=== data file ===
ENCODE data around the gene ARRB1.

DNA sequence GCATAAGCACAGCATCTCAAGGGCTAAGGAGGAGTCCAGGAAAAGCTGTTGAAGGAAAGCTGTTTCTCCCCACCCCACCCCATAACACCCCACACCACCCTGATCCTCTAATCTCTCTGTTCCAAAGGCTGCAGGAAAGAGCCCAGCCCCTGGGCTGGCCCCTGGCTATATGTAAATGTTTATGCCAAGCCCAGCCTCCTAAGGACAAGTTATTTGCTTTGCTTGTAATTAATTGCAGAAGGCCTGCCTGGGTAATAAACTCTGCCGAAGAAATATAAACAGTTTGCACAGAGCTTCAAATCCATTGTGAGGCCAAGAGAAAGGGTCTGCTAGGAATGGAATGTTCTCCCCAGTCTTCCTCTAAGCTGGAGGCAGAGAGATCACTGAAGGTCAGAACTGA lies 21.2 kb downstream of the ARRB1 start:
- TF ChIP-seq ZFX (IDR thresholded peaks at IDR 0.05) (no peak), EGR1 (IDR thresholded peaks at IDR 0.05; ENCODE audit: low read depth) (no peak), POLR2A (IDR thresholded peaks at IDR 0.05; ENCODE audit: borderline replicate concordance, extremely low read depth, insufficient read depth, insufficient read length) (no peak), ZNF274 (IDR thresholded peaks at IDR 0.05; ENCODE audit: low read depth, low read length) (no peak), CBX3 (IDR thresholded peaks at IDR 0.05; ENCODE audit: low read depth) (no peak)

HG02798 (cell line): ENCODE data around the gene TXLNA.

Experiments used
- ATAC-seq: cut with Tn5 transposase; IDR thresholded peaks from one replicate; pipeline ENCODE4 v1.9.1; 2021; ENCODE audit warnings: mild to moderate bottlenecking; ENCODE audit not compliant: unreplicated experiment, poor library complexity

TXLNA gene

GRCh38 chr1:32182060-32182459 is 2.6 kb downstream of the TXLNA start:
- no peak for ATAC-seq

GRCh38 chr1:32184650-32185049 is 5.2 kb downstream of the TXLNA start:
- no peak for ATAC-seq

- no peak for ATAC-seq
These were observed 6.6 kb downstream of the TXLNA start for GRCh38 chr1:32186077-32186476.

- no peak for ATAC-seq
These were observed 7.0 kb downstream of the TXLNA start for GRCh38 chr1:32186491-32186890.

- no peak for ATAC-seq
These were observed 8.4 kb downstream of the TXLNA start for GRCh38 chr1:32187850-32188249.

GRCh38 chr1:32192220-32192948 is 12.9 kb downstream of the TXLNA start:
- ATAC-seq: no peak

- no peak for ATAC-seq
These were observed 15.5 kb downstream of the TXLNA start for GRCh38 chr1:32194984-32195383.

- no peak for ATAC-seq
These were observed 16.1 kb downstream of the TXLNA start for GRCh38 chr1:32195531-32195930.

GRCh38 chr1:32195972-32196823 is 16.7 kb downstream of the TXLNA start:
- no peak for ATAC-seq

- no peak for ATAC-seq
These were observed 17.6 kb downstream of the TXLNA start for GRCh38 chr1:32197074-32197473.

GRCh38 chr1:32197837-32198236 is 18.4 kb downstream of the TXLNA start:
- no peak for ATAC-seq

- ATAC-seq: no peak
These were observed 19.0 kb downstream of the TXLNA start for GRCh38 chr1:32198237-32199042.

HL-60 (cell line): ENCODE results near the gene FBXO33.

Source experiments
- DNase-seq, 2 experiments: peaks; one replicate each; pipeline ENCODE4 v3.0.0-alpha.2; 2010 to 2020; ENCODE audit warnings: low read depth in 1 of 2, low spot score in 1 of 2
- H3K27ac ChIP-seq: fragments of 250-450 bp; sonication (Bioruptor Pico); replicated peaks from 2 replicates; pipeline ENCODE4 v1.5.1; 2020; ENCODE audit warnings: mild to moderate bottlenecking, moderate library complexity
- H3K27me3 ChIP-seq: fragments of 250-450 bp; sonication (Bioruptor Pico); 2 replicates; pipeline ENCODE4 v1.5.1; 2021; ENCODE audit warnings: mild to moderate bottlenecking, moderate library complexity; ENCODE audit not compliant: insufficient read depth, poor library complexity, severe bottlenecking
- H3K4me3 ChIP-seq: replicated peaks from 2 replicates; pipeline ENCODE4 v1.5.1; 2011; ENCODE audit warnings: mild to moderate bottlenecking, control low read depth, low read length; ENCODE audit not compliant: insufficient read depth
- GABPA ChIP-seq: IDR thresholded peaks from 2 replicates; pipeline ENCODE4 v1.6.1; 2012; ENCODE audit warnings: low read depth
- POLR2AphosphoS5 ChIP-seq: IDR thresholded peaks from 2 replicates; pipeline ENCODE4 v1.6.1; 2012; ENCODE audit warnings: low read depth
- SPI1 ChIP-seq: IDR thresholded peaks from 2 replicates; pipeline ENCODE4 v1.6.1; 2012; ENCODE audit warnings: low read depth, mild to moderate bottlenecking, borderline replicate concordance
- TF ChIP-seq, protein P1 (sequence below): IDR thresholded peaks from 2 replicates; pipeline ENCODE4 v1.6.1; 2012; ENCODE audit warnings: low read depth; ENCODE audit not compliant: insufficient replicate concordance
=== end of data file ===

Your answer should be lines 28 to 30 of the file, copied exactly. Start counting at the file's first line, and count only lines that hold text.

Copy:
GRCh38 chr1:32197837-32198236 is 18.4 kb downstream of the TXLNA start:
- no peak for ATAC-seq

- ATAC-seq: no peak